There is a rather wonderful new play in town – Mood Music. It is a must see (or must read) for any budding musician, attempting to start a career, with exacting performances from a cast, presented with a script and characters to really embody. They do so at the Old Vic and I wonder if this is perhaps something of a statement about a previous head of all things, now exposed for aspects of his behaviour, perhaps I am reading too much into things..
Mood Music explores the blatant abuse of power and use of young women in particular. The tensions, contradictions and hunger for validation. This is a timely play if nothing else, but something else it certainly is. A wickedly brilliant insight into the mind of a psychopath, a man detached from any sense of responsibility, guilt or shame. We get to see the workings of some brilliant therapists, whose laser-like precision on identifying root causes, the projections and transferences are dismissed as fraudulent by one who is desperately wrestling with her own sense of fraudulence and by another who merely toys with words that simply have no meaning, where everything is blurred.
The music industry is rife with the scenario portrayed in the play, yet we are also reminded that it exists in all walks of life. It seems that hardly a week passes without yet another “great” being exposed for their very base, flawed behaviours. The media which brought fame and success is now a very real double-edged sword, or perhaps more accurately providing a new meaning to double exposure.
Financial services is yet another sector that is largely run by psychopaths. This is perhaps why the regulatory punishments that are handed out have, for very large businesses (Banks) made such little difference. The penalty is invariably worth the short-term gain and one thing that seems reliable is the investors short-term memory (we tend to forget how badly some have behaved) and general inertia (we don’t move our accounts).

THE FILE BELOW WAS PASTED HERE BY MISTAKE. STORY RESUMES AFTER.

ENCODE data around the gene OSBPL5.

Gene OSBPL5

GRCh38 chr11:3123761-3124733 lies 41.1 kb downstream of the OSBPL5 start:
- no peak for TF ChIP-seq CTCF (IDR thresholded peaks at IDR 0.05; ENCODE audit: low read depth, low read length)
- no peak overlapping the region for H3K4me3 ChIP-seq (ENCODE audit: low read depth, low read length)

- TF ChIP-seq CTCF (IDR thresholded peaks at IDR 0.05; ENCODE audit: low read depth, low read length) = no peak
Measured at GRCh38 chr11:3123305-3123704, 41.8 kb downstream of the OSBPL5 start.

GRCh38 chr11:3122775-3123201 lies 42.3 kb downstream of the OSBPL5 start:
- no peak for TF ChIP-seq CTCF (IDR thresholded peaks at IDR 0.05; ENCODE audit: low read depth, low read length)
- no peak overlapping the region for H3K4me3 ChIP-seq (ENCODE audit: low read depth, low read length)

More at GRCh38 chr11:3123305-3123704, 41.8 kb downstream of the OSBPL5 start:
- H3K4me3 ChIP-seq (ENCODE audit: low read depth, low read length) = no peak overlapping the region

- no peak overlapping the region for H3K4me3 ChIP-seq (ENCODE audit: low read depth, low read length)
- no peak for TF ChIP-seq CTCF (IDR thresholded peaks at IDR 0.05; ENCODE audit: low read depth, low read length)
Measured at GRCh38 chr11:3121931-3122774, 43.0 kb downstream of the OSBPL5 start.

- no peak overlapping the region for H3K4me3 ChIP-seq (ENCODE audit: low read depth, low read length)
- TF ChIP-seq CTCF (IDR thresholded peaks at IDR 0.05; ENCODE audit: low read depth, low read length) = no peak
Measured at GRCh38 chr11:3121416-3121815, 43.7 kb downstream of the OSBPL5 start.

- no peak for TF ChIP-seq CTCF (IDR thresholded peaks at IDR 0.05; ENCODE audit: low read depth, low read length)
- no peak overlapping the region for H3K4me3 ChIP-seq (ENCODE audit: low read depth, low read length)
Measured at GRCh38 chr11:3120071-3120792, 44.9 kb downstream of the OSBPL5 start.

Still not enacting the Kill Clause
I recently came across a mailing from a large bank, that over the years has been in hot water on a regular basis, yet even now, with their charges in black and white, almost clear, there is a sense that even this will not be enough to motivate investors to leave. I wonder if this is so do with behavioural economics – an unwillingness to admit error and move on, hoping, despite the historic evidence that this time will be different. Well, today is different, just like every other day. Little actually changes.
The systems that support the vampire-like tendencies of those “in charge” threaten the well-being of us all, not because they go unpunished, but because they simply do not care. Detached from the real life of ordinary people, money becomes a game where scores are kept without any conscience or awareness of what the point is.
As for Mood Music, catch it at The Old Vic. Fantastic performances by all the cast, notably Ben Chaplin and it runs until 16 June. Some quite brilliant lines from playwright Joe Penhall.
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